by Brent Eyestone
“I’m making an asshole casserole, pal, and you’re the main ingredient!”
Okay, that actually kind of looks/reads funny on paper. Maybe that’s how this episode actually got approved and eventually to air on June 5, 1990? Either way, by the time that line is dropped (by Bobcat Goldthwait, oddly using his Police Academy 2-4 “Zed”-voice for no apparent or logical reason), one's 2018-level of television and entertainment-consuming sophistication overrides any sort of enjoyment out of the line as it’s delivered on the front end of the climactic attempt at bringing the episode home.
“The Ventriloquist’s Dummy” was the tenth episode of the second season of Tales from the Crypt. Richard Donner, best known for the Lethal Weapon franchise, Goonies, and the original Superman films, directed it. What many wouldn’t know is that Donner actually had decades upon decades of television directorial experience prior to his film career, including shows that would have suggested that the man was beyond capable of crafting three solid episodes of Tales from the Crypt just before the twilight of his career: six episodes of The Twilight Zone, two episodes of The Fugitive, seven episodes of The Rifleman. If you named a decent show from the 60’s or 70’s, it’s likely that Donner did an episode or two.
And yet… “The Ventriloquist’s Dummy” is just a mess that can’t seem to figure out its tone. In one moment, it seems to want to go in a slapstick direction in a ham-fisted attempt at utilizing Don Rickles and Bobcat Goldthwait’s comedic chops. Then, in transitions akin to yanking a parking brake on lap 184 of the Indy 500, the tone attempts to shift to dark, reclusive, murderous, and sinister within the next line spoken by the same actor. The performances vacillate wildly from the top and nothing ever quite sets in. Never mind the fact that Goldthwait’s character is supposed to be 26 in the episode, all characters are able to freely flee from and/or interfere in murder scenes (with witnesses) without any resistance, the various breakouts of straight up Kabuki moments, and on and on.
Apologists attempt to cite Rickles and Goldthwait as “not being real actors” in terms of why the episode doesn’t work before celebrating it with the played out, couch stoner copout-speak of it being “the best kind of bad.” I’d counter that Rickles and Goldthwait’s talents (see: the rest of their legendary careers) are not what sinks the episode, but rather poor, absent direction on a script adapted from a flimsy comic book series wherein the network ordered far too many episodes in a minuscule amount of time to allow for anything actually good or of any modicum of quality.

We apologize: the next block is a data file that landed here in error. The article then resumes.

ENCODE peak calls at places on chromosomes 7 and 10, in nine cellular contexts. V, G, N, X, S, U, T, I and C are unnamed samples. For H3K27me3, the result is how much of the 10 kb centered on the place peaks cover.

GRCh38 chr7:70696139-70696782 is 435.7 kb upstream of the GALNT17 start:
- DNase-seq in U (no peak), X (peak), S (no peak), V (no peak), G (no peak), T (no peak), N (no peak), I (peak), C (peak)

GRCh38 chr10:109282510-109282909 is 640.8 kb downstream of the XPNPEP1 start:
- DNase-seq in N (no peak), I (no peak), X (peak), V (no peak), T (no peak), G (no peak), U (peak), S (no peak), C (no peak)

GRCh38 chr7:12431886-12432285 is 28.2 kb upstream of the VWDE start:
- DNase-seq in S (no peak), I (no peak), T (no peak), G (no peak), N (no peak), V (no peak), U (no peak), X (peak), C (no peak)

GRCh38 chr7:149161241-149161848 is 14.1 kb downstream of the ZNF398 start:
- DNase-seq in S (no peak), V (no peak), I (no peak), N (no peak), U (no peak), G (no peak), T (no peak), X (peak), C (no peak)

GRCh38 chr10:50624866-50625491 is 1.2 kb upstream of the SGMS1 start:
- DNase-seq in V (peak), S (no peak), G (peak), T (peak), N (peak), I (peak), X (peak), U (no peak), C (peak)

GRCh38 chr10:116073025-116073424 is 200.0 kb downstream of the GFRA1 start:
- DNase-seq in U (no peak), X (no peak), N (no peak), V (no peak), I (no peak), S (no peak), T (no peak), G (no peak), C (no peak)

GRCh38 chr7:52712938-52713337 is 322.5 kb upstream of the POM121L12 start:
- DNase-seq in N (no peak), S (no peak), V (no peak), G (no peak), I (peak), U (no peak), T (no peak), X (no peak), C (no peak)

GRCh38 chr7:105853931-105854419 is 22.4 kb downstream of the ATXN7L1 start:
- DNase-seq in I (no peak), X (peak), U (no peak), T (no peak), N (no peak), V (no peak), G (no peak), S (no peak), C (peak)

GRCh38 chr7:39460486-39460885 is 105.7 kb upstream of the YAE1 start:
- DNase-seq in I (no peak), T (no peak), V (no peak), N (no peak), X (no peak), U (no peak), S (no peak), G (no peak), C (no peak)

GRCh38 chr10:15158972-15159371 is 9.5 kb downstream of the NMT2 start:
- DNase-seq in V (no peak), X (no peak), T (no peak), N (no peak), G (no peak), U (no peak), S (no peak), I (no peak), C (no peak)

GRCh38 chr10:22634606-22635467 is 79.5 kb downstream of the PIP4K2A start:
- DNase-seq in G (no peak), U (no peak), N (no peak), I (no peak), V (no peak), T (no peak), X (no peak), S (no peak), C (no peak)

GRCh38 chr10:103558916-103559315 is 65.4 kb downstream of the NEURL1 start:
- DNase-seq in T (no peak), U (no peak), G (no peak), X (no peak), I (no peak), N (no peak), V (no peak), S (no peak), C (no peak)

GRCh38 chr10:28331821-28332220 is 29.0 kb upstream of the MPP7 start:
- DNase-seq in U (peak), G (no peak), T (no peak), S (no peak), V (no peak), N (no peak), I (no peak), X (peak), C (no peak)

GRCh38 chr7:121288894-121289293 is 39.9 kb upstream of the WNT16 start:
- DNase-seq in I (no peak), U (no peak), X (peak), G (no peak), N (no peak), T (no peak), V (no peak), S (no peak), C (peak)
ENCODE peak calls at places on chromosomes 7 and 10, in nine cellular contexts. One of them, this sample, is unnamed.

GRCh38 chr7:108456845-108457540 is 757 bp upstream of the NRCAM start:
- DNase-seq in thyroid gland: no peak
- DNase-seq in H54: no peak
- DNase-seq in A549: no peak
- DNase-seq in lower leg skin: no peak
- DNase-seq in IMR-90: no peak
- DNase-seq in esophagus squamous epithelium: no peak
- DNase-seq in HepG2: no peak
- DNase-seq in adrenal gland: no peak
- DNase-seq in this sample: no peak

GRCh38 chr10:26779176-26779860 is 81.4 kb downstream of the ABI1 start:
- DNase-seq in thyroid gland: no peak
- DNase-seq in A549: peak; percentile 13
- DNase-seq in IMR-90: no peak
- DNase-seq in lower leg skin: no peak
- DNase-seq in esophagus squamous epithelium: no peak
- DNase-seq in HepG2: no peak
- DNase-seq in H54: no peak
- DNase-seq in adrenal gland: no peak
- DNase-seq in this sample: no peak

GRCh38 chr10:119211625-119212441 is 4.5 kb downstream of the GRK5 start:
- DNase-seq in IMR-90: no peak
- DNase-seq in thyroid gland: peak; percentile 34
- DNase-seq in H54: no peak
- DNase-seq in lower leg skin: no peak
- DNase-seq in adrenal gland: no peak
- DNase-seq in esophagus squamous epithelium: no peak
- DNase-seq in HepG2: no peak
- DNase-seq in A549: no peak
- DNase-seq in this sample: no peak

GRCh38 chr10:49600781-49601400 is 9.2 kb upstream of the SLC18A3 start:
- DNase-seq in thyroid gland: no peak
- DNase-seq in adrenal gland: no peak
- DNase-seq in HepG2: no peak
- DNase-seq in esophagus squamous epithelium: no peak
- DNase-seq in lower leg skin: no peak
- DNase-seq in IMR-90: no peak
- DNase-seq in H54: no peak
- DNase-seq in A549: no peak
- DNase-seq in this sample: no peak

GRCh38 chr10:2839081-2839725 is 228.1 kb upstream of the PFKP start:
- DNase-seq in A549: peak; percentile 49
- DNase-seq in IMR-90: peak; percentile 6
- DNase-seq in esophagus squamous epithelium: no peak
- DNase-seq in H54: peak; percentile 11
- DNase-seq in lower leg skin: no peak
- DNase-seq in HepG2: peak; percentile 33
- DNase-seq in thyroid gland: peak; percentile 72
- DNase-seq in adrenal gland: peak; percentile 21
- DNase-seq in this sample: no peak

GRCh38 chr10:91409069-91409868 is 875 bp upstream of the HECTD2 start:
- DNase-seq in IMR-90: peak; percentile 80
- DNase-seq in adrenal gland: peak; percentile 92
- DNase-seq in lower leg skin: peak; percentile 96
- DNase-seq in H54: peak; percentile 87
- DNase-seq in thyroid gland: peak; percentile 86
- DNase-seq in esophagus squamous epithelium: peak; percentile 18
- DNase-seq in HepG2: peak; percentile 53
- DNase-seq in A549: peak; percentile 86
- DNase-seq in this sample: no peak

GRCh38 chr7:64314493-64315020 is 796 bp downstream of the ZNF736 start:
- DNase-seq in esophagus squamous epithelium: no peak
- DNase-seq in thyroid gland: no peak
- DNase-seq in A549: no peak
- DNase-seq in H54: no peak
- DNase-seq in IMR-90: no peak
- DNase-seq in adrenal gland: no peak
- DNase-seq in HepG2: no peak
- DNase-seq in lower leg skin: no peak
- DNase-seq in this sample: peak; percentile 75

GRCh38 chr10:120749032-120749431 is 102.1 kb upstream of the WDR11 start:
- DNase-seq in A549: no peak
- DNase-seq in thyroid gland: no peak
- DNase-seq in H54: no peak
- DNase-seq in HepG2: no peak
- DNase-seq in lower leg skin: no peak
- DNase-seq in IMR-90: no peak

On a meta level, it’s almost like there was a gap between the end of The Twilight Zone and the start of Black Mirror where we, as a society, were just incapable of creating dark, standalone, episodic series’ wherein things go unexpectedly wrong for the protagonists amidst an inevitable, and ultimately decent plot twist. Toward the former, I’d cite the inherent genius, work ethic, and cohesive vision of Rod Serling. Toward the latter, I’d cite services like Netflix, Hulu, and Amazon affording creators the leeway to determine how many episodes they can realistically create while keeping the content of a certain level. Through the same lens, the shortage of content being created in the 60’s seemingly allowed for focus and execution on what was being made. The over-abundance of content being created in modern times effectively raises the bar on the creatives and the various networks to create something impactful that will break through the clutter.
Either way, for better or for worse, here’s the half-assery one could apparently get away with in the 90’s: